FIG. 1 shows an example of a data processing system to which this invention can be applied.

FIG. 2 shows the relationship between segments and a segment descriptor register.

FIG. 3 shows an example of an instruction word format used in this invention.

FIGS. 4 and 5 show block diagrams of exemplary circuits used in this invention.

FIGS. 6, 7, 8, 9, 10 and 11 are diagrams useful in explaining an embodiment of this invention.

DESCRIPTION OF PREFERRED EMBODIMENT

A preferred embodiment of this invention will now be explained in detail with reference to the accompanying drawings.

Referring to FIG. 1 a data processing system to which an embodiment of this invention is applied comprises a memory unit 1, an execution processing unit 2, an input/output control unit 3 and input/output units 4, 5 and 6.

The memory units 1 stores instruction words and data required for executing a program.

The execution processing unit 2 reads the instruction words and data out of the memory units 1 and executes the program. The input/output control units 3 controls data transfer between the memory unit 1 and each of the input/output units 4, 5 and 6.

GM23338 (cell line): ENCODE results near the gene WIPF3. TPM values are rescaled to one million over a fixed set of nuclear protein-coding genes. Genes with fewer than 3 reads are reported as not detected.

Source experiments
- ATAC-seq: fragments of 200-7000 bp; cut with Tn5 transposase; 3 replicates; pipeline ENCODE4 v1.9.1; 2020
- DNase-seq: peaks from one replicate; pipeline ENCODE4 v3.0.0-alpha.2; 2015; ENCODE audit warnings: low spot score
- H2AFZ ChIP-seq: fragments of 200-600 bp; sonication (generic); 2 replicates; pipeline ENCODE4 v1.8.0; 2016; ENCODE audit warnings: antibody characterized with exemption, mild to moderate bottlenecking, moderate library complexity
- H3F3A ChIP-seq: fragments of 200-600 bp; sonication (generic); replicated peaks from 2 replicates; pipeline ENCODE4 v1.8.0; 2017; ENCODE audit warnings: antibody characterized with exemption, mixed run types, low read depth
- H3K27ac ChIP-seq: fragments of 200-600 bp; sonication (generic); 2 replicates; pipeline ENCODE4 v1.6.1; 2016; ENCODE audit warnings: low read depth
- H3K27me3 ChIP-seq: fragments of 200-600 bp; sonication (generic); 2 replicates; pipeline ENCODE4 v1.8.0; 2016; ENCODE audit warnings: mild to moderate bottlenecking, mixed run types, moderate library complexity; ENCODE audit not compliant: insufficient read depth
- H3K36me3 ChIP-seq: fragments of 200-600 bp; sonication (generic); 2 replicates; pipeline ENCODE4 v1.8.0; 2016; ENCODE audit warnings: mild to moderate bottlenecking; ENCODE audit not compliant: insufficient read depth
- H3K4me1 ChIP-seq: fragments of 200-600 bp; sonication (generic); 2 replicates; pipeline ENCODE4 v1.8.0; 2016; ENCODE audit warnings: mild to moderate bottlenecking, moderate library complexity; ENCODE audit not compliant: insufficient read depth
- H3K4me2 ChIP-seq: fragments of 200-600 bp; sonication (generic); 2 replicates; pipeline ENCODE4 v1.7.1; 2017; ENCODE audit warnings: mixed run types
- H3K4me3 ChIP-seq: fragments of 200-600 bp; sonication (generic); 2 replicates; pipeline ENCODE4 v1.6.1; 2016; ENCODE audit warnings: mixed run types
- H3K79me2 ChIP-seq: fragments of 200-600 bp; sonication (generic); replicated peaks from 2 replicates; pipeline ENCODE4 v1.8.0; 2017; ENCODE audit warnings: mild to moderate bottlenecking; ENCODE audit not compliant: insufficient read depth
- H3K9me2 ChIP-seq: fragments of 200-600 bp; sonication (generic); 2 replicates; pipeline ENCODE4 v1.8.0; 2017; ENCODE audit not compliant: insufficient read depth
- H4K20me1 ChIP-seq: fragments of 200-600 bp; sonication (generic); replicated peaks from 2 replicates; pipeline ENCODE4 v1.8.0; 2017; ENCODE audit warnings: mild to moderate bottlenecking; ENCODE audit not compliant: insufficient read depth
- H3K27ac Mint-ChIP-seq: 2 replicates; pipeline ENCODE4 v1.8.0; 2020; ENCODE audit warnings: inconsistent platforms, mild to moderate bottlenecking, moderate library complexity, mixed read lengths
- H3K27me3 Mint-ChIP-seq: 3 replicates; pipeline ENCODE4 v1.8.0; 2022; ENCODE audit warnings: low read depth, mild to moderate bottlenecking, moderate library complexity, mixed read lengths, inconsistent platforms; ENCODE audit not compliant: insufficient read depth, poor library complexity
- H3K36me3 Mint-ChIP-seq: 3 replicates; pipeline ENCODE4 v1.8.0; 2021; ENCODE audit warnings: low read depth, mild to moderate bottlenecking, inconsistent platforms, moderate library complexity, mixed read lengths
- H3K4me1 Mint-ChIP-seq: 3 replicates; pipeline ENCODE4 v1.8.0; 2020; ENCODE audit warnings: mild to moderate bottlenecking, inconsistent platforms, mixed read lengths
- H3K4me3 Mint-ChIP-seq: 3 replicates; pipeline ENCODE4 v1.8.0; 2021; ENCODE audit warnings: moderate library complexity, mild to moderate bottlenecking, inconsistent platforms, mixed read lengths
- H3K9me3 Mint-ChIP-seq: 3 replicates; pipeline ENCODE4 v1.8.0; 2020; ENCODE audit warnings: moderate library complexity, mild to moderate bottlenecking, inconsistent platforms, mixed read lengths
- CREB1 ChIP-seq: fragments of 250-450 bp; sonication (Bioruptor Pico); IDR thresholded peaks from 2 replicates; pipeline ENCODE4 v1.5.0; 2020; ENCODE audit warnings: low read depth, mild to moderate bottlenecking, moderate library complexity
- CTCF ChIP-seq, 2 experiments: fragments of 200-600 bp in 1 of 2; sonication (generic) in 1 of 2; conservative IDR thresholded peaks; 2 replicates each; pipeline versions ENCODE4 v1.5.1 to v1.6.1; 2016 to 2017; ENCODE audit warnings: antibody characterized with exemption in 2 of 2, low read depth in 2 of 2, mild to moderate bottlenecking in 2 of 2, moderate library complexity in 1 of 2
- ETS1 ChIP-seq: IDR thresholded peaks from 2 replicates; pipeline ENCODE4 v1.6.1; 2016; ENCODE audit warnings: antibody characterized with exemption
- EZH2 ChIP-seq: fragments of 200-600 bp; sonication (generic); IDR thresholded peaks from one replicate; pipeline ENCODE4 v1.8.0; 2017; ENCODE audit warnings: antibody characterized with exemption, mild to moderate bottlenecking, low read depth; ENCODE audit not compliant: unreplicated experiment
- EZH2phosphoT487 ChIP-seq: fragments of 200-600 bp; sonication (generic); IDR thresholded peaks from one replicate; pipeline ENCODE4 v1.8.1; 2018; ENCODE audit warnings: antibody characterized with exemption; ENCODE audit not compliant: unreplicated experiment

FIG. 2 shows the relationship between segments in the memory unit 1 and the segment descriptor register having an instruction segment descriptor register 30 and a data segment descriptor register 40 and included in the execution processing unit 2. An instruction segment 20 containing instruction words is prescribed by segment descriptor word and the segment descriptor word is held in the instruction segment descriptor register 30 which consists of a bound field 31, a flag field 32, an expanded address designating flag 33 and a base field 34. The content of the base field 34 having 36 bits designates the base address of the instruction segment 20 by unit word, for example. The content of the bound field 31 designates the magnitude of the instruction segment 20 by unit word, for example. The content of the flag field 32 gives the instruction segment 20 such segment properties as permission for execution and permission for write. The content of the expanded address designating flag 33 designates schemes of forming addresses for the memory unit 1. The content of a data segment 21 containing data is prescribed by segment descriptor word which is held in the data segment descriptor register 40. The data segment descriptor register 40 consists of a bound field 41, a flag field 42, an expanded address designating flag 43 and a base field 44. The content of the base field 44 having 36 bits designates the base address of the data segment 21 by unit word, for example. The content of the bound field 41 designates the magnitude of the data segment 21 by unit word, for example. The content of the flag field 42 gives the data segment 21 such segment properties as permission for read and permission for write. The expanded address designating flag 43 in the data segment descriptor register 40 has no meaning and is ignored. In accordance with an instruction, the instruction segment descriptor register 30 and data segment descriptor register 40 are loaded with a segment descriptor word in the memory unit 1.